Below is the text of Dr. Ford’s remarks on June 28, 2012, to a conference at the Los Alamos National Laboratory (LANL) organized by LANL and the Project on Nuclear Issues (PONI) of the Center for Strategic and International Studies.
Good afternoon. I want to thank the CSIS Project on Nuclear Issues and the Los Alamos National Laboratory for having me here today. New Mexico is a marvelous break from the Washington, D.C. humidity at this time of year, and it’s a pleasure to be back up here on the mesa. This is an expert and well-informed audience, and I’ve been encouraged to be thought-provoking and to stimulate discussion, so let me take a swing at exploring the analytical terrain surrounding a notion that I call “proliferation as policy.”
For those of us who spend a lot of our time fretting about such issues, as I have, both in and out of government, there is often a certain obviousness about the value of nonproliferation – a certain axiomatic quality that doesn’t really require explanation because it just is. And I think this is so for some pretty good reasons. One might come at the question as an activist who sees nuclear weapons as a per se evil and longs for a future world of “zero.” Alternatively, one might approach it as a realist power-maximizer in an existing nuclear weapon state hoping to keep additional countries from acquiring such tools. Or one might be a game theoretician keen to avoid the growing crisis instability risks that are likely to be inherent in an enlarged system of nuclear “players.” Or one could simply be eager to minimize the changes of ever seeing the human catastrophe of nuclear weapons use. From any of these perspectives, however, having more nuclear players in the world is a very bad thing indeed. And on that you’ll get no argument from me.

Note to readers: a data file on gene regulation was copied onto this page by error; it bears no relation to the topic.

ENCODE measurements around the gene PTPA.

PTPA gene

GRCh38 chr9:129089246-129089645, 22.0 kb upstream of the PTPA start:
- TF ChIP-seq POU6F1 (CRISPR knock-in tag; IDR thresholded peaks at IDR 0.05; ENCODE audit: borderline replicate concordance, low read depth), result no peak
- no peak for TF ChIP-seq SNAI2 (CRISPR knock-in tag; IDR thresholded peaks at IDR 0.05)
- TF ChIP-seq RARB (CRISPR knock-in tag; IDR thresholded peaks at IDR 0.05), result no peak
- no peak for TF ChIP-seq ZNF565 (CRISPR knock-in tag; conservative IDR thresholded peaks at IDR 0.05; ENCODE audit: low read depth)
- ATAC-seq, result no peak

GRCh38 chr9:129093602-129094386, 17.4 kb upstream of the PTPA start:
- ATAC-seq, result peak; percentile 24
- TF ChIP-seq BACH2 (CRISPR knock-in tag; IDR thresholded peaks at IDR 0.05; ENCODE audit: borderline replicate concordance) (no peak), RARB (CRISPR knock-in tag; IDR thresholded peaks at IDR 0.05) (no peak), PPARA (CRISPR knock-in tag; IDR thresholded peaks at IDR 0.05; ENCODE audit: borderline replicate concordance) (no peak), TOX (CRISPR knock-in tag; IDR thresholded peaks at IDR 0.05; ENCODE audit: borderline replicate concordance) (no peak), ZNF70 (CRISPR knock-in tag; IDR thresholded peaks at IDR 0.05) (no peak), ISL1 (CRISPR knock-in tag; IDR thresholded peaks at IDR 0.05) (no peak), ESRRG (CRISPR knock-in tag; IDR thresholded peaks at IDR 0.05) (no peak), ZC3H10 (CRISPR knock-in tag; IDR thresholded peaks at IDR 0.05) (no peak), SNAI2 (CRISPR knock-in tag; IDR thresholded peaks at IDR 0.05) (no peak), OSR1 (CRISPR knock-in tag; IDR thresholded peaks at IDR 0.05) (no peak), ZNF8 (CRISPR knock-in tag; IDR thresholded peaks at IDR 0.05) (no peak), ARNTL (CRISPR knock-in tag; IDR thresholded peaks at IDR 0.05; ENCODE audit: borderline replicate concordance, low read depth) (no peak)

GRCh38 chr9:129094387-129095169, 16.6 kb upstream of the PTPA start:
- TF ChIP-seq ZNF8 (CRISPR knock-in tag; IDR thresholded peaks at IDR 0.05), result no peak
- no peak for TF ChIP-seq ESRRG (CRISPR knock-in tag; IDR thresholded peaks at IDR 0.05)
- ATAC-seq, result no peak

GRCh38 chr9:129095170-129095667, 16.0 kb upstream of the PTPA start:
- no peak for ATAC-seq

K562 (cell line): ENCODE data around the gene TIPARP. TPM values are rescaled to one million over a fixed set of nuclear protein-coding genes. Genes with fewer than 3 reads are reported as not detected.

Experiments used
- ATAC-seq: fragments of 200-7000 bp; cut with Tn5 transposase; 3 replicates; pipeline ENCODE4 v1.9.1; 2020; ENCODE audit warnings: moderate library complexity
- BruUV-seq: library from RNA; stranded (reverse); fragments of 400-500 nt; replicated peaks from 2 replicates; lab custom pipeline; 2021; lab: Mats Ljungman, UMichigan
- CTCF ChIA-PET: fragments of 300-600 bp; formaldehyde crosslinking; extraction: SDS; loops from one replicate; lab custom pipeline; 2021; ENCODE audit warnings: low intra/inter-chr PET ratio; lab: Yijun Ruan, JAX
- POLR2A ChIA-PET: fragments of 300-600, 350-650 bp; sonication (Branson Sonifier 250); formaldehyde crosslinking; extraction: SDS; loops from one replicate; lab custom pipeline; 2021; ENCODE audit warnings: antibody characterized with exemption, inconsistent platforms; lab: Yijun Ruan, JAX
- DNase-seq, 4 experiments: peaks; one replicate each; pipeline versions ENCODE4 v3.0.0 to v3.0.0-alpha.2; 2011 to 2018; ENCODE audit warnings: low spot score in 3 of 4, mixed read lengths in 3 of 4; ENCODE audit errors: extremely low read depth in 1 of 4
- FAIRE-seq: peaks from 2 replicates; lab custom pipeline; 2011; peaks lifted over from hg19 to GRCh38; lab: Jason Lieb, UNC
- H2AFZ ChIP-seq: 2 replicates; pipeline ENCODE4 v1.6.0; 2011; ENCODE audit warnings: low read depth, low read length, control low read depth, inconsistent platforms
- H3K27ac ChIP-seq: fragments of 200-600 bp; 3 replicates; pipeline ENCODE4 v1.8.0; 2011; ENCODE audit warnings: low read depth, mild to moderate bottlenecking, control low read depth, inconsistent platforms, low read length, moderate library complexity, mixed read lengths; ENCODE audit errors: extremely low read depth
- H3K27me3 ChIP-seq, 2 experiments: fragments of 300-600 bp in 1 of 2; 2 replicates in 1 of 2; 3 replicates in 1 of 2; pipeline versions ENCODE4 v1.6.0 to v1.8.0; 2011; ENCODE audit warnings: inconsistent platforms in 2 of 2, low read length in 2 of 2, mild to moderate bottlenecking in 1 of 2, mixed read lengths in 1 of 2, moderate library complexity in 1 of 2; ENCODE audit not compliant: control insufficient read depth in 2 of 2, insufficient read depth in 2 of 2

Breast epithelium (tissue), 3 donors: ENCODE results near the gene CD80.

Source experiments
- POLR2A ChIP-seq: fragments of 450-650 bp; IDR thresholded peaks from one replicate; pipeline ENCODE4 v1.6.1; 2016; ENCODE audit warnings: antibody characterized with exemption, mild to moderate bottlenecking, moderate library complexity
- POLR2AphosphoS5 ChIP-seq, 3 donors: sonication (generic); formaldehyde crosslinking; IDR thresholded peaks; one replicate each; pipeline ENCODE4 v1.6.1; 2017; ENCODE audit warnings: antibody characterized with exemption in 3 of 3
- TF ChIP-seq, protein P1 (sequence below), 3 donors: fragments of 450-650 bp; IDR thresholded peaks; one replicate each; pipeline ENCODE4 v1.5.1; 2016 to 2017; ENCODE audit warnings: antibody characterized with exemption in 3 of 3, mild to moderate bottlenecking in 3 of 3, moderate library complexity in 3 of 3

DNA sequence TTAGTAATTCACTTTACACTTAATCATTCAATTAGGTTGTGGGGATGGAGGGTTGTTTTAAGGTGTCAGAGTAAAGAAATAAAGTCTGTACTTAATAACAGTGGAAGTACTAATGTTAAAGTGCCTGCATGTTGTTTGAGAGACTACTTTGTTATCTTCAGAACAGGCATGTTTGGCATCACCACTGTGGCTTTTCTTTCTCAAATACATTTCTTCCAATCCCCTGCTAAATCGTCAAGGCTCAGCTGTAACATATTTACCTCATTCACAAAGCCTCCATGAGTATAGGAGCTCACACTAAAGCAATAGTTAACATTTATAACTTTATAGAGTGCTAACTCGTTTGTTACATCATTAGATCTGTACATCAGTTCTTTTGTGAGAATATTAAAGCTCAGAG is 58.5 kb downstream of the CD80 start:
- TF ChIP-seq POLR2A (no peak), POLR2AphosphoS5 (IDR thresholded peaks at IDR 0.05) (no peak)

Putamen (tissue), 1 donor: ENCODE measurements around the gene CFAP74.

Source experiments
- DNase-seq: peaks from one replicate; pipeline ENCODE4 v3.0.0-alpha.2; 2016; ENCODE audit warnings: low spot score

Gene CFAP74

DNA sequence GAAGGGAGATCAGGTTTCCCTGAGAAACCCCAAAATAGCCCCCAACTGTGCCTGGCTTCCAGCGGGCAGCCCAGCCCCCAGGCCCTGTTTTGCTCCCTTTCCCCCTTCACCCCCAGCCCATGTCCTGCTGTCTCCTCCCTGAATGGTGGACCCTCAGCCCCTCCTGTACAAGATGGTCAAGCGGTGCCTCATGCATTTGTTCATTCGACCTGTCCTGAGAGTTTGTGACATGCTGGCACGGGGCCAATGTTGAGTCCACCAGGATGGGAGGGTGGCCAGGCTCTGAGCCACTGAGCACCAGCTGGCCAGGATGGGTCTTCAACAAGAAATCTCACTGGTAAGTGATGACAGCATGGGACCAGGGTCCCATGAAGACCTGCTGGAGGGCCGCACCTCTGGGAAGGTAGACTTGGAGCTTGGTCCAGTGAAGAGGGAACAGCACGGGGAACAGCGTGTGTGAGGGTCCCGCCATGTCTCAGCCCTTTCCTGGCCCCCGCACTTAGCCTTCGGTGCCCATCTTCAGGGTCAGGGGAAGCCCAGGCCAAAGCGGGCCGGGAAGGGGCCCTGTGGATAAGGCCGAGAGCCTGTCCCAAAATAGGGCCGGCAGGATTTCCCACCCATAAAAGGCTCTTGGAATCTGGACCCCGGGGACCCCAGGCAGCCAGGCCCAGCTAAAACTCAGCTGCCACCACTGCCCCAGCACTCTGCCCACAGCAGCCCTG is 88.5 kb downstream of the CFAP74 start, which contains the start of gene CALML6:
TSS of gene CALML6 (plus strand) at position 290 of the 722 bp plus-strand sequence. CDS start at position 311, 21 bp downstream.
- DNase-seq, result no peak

I sometimes wonder, however, whether the seeming irresistibility of the case for nonproliferation may sometimes get in the way of our analytical acuity as we look at the geopolitical environment. It is not uncommon in our diplomatic relations, for instance, to hear it declared with great assurance that “Country Such-and-Such shares our interest in preventing nuclear weapons proliferation” – and to have it be assumed, in effect, that if we just remind its leaders of this shared interest, they will see the light and come around to our point of view. If there is a problem in obtaining someone’s cooperation on nonproliferation matters, we tend to see this as being merely due to disagreements over “tactics,” or perhaps just some lack of capacity to do be helpful despite genuinely good intentions.